For many years I was an ordained Assemblies of God minister in a heterosexual marriage. During that time I performed marriage ceremonies. At the age of 40, I realised that everything I’d done to try and change my same-sex-orientation (including the heterosexual marriage) was a waste of time and there was actually nothing wrong with being gay. The years I spent rejecting my homosexuality was the result of being brought up in an ill-informed society where mental health professionals believed my natural orientation was pathology and if I acted on it, I should be imprisoned.

The majority of society today recognises the scientific research in the areas of sexuality but unfortunately some parts of the Christian church still hold on to out-dated beliefs. A homosexual orientation has been singled as a particular evil and hence they have opposed all efforts to end discrimination and gain equality for GLBT people. This is evident in the current lobbying to ensure ‘marriage’ is not ‘redefined’. The accusations of an insidious agenda by gay and lesbian people to break down the fabric of society, eventually marry several partners or their pets is ludicrous sensationalism and fear-mongering.

I came out as a gay man in 1992 and since then have been an active member of the GLBT community. I have also performed a number of same-sex commitment ceremonies.

Living in these two worlds gives me a rather unique perspective on issues of sexuality and also relationships amongst gay and lesbian people. 


It has been interesting to observe not only the couples in their preparation for the wonderful day but also the perceptions of their families and friends at the ceremony. Whether the couple has been heterosexual or homosexual the vows, celebratory nature, sacredness of the event and the language used have basically been the same.

Interestingly, at the gay and lesbian ceremonies, family and friends consistently used traditional words such as ‘wedding’, ‘marriage’ and ‘married’. Obviously in their minds these same-sex couples were doing the exact same thing heterosexual couples do. Getting married!


For centuries, we have only known marriage to be expressed within a heterosexual context, for obvious reasons. Previously same-sex-couples were reluctant to identify their sexuality or declare their love for their same-sex partner. To do so could mean loss of employment, rejection by family and friends and not being able to obtain rental properties; to name some examples. Things have changed and in many areas gay and lesbian couples can live openly and honestly. This is healthy for all concerned and reflects an enlightened, progressive society. In numerous parts of the world however, this is still not possible. Many countries today in the Middle East and Africa, as well as several countries in Asia, the Caribbean and the South Pacific, outlaw homosexuality. In six countries, homosexual behaviour is punishable by life imprisonment; in ten others, it carries the death penalty. Thank God Australia is no longer one of those countries.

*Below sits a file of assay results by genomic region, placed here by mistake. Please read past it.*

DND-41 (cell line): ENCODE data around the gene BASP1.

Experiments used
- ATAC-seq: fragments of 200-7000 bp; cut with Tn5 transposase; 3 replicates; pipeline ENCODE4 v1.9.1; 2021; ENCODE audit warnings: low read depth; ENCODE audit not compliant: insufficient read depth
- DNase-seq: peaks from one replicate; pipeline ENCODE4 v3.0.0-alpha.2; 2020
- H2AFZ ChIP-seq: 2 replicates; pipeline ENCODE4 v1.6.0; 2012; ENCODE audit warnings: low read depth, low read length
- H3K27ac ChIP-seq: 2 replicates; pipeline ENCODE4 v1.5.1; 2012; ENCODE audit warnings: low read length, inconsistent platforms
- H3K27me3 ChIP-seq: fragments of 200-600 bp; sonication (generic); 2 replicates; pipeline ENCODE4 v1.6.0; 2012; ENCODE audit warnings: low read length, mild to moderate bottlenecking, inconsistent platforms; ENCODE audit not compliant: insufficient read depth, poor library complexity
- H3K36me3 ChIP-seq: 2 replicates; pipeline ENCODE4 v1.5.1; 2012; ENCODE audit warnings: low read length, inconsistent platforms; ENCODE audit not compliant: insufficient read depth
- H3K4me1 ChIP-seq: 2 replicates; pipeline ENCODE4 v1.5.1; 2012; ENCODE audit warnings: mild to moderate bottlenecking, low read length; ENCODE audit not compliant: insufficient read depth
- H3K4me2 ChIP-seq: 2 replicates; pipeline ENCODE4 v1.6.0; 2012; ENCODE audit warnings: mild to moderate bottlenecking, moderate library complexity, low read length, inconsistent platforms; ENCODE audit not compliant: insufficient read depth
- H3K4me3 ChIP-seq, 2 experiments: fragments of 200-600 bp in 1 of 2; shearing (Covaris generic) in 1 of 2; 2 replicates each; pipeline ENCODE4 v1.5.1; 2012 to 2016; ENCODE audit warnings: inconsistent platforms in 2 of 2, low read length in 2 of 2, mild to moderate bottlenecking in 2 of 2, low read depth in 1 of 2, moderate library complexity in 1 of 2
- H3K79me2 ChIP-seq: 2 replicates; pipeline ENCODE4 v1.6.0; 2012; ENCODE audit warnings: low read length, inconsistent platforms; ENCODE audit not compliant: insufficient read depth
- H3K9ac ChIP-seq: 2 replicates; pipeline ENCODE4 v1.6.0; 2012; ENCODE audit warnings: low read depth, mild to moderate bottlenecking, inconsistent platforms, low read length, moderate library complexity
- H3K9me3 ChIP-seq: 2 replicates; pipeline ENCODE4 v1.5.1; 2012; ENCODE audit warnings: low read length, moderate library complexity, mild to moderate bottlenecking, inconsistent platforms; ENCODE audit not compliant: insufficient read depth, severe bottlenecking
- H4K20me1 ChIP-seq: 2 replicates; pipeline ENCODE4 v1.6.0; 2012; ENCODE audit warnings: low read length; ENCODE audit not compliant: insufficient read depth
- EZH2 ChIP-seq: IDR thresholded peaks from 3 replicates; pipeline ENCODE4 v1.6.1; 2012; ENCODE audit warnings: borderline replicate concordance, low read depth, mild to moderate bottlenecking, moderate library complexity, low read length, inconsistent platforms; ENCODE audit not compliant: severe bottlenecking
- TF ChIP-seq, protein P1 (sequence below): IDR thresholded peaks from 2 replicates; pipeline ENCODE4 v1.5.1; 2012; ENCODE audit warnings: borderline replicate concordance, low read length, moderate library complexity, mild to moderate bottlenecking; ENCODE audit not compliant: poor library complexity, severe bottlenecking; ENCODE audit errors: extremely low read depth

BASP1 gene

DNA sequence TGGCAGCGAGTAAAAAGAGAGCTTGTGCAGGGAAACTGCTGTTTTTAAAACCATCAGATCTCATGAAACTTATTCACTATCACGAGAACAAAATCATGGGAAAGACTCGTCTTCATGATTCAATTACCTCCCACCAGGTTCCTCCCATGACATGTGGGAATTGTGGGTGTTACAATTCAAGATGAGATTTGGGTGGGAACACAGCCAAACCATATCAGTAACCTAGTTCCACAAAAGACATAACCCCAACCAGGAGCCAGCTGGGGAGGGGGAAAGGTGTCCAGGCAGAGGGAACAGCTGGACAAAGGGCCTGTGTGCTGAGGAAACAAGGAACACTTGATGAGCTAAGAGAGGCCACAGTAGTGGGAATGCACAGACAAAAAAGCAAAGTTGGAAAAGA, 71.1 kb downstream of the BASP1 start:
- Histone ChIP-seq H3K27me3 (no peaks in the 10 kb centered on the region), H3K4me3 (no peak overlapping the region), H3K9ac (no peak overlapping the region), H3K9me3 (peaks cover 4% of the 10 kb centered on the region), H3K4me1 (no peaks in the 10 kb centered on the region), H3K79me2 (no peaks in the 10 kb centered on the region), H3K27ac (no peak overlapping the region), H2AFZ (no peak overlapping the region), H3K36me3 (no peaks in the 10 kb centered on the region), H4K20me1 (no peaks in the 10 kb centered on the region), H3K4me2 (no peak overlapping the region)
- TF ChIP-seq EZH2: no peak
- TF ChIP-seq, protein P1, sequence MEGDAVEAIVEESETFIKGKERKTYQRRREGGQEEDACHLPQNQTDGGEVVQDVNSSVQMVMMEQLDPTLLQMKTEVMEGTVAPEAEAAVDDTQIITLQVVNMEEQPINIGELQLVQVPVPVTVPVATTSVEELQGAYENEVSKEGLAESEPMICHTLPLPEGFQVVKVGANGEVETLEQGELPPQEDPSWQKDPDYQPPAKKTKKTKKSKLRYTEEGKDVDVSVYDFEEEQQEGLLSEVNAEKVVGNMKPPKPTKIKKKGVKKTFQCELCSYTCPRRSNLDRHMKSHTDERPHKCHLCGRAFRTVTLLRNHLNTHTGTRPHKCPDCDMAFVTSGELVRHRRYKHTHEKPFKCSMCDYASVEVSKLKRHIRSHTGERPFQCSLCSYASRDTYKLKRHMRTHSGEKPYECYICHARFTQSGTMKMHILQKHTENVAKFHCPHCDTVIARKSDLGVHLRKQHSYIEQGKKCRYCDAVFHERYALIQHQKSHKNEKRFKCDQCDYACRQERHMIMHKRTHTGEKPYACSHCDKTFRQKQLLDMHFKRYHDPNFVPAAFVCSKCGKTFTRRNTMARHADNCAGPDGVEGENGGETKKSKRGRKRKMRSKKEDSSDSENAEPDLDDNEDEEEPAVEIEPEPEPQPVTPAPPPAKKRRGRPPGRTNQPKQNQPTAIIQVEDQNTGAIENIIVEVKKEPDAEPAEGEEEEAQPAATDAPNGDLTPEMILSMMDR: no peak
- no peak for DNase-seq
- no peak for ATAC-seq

We need to demonstrate, as a civilised, democratic society, that we treat all people the same no matter what their race, religion, gender or orientation.

What is Marriage?

One does not have to look back far in history to see that what was defined as marriage was not so much about love and commitment but about property and ownership. This is still practiced and abused in some cultures. If we allow certain cultures the right to practice what many would consider outdated even barbaric, that is, forcing the parents will upon their adult children, how can the Australian government deny same-sex couples the right to marry?

Heterosexual and homosexual couples alike know that love, commitment, communication and trust make relationships last. When either gay or straight couples make life-long vows of love, commitment and exclusivity, this is indeed a marriage. Far from undermining traditional values, same-sex committed relationships reinforce them. The sexual orientations and genders of the couples are irrelevant. I know same-sex couples that have been ‘married’ for over 50 years but they have never been able to have their relationship recognised legally. We need to honour and support these relationships in every way possible.